## Overview

This notebook compliments the Nonparametrics lecture slides.

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## Examples: Old Faithful

To illustrate some points about density estimation, we’ll use data the Old Faithful Geyser data set from the mass package. This data contains waiting times between eruptions and the duration of the eruption for the Old Faithful geyser in Yellowstone National Park, Wyoming, USA. For more info ?faithful.

First, load and plot the data using this base hist() function.

# KDENSITY EXAMPLE
library(MASS)
library(ggplot2)

hist(faithful$waiting) We see that there are two modes (not going to guess why), and around each things aren’t obviously symmetric. To highlight the relationship between bias and variance in a histogram, lets set the bins to 2 and 25. par(mfrow=c(1,2)) hist(faithful$waiting,1, main = "bins = 2")
hist(faithful$waiting,25, main = "bins = 25") There are now many density estimation packages. But the base density function in the stats package is sufficient for now. Lets look at the available kernels. (kernels <- eval(formals(density.default)$kernel))
##  "gaussian"     "epanechnikov" "rectangular"  "triangular"   "biweight"
##  "cosine"       "optcosine"
## show the kernels in the R parametrization
plot (density(0, bw = 1), xlab = "",
main = "R's density() kernels with bw = 1")
for(i in 2:length(kernels))
lines(density(0, bw = 1, kernel =  kernels[i]), col = i)
legend(1.5,.4, legend = kernels, col = seq(kernels),
lty = 1, cex = .8, y.intersp = 1) How much does this matter for the Old Faithful data? Let’s consider three common ones.

par(mfrow=c(1,3))

plot(density(faithful$waiting,bw=2, kernel = c("rectangular")), main = "rectangular") plot(density(faithful$waiting,bw=2, kernel = c("gaussian")),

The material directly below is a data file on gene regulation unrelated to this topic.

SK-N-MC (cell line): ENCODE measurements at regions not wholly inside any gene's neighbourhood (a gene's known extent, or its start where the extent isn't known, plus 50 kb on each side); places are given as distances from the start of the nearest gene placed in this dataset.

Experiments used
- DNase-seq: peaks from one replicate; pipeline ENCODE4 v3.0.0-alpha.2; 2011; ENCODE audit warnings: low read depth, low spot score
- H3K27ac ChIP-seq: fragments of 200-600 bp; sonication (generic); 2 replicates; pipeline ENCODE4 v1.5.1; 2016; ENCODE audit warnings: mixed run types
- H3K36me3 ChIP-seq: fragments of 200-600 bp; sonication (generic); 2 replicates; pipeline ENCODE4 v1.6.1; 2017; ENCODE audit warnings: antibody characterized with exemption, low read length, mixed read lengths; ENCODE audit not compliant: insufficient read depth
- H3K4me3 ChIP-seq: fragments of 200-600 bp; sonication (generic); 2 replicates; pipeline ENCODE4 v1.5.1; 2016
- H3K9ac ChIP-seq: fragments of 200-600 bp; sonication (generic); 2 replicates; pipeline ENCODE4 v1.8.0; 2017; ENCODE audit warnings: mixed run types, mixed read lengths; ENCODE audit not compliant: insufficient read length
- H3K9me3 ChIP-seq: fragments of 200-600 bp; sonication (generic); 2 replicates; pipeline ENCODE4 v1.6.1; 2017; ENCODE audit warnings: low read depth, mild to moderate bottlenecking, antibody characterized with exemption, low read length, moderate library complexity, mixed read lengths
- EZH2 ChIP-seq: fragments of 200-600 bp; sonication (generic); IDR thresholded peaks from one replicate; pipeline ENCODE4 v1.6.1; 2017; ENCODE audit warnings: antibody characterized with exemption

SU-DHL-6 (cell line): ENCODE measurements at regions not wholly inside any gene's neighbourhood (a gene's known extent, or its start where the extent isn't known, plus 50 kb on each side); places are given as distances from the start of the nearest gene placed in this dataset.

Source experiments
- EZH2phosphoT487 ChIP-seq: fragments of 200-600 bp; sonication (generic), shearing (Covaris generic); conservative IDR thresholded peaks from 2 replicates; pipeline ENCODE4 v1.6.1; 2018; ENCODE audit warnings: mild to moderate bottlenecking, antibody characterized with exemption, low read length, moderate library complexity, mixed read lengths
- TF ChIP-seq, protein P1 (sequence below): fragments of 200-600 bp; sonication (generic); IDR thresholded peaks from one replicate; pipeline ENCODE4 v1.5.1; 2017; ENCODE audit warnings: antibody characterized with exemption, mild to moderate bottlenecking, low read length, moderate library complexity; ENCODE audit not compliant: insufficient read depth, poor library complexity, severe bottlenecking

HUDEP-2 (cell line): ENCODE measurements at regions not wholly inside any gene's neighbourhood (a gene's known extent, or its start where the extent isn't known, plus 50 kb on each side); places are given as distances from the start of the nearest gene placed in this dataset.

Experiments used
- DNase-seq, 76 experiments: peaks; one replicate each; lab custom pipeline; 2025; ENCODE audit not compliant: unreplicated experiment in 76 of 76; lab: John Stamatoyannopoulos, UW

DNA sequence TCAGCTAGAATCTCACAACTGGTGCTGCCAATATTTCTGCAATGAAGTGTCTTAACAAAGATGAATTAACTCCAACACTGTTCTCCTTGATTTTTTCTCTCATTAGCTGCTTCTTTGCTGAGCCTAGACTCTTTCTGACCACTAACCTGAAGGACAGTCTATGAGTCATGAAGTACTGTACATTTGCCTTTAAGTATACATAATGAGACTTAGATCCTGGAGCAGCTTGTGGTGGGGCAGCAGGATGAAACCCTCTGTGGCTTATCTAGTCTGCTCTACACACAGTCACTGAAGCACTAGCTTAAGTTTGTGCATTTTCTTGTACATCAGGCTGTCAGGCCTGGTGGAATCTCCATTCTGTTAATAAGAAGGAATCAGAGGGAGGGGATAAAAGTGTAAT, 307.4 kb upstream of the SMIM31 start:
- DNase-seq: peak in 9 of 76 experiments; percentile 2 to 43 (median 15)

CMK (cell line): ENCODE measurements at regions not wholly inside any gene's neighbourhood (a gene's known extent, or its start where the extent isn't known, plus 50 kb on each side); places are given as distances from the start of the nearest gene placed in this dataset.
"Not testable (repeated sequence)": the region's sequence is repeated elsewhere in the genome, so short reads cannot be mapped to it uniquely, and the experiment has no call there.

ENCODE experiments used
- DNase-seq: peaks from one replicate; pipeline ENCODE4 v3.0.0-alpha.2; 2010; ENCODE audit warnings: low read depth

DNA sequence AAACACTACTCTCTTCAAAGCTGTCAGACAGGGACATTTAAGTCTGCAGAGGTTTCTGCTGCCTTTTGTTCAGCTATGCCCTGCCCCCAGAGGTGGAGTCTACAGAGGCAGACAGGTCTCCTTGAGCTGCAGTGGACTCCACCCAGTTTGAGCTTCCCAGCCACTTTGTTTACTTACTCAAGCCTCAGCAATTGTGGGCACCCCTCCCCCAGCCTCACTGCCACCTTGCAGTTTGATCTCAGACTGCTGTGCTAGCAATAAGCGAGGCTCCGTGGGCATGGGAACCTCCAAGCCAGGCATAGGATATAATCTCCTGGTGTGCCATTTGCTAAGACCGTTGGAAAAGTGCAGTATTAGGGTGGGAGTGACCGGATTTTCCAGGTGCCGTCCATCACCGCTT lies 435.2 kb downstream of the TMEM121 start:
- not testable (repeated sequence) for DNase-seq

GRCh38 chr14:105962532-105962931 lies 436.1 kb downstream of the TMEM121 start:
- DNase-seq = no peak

main = "gausian")

plot(density(faithful$waiting,bw=2, kernel = c("epanechnikov")), main = "epanechnikov") ## What is the optimal bandwidth? For a Gaussian kernel, it is common to use Silverman’s plug-in estimate for the optimal bandwidth, $$h^*_n=0.9*\min(s,IQ/1.34)*n^{-1/5}$$, where we replace $$s$$ is the sample standard deviation. You can easily calculate this, however the stats package will give you this directly by via bw.nrd0. You can find a description of the other built in bw options here. eruptions = faithful$eruptions
n = length(eruptions)
iq = IQR(eruptions)
(bw_plugin = .9*min(sd(eruptions),iq/1.34)*n^(-1/5))
##  0.334777
bw.nrd0(eruptions)
##  0.334777

Alternatively, we can use cross-validation to search for the optimal bandwidth.

set.seed(1)

X = eruptions

J<- function(h){
fhat=Vectorize(function(x) density(X,from=x,to=x,n=1,bw=h)$y) fhati=Vectorize(function(i) density(X[-i],from=X[i],to=X[i],n=1,bw=h)$y)
F=fhati(1:length(X))
return(integrate(function(x) fhat(x)^2,-Inf,Inf)$value-2*mean(F)) } vx=seq(.05,.2,by=.01) vy=Vectorize(J)(vx) df=data.frame(vx,vy) qplot(vx,vy,geom="line",data=df) (myopt <- optimize(J,interval=c(.01,.8)) ) ##$minimum
##  0.1042313
##
## $objective ##  -0.4284783 bw_cv <- myopt$minimum

## note that stats actually has a builtin cv method as well
bw.ucv(eruptions)
##  0.1019193

### Compare density plots

Here the plugin bindwith is more than three times larger than the cross-validation binwidth. Let’s plot what that difference looks like.

# PLOT
data <- as.data.frame(eruptions)

ggplot(data,aes(eruptions))  + geom_histogram(aes(y = stat(density))) +
geom_line(stat="density",bw=bw_plugin, col = 'red') +
geom_line(stat="density", bw=bw_cv,lwd = 1, col = 'blue') 
## stat_bin() using bins = 30. Pick better value with binwidth.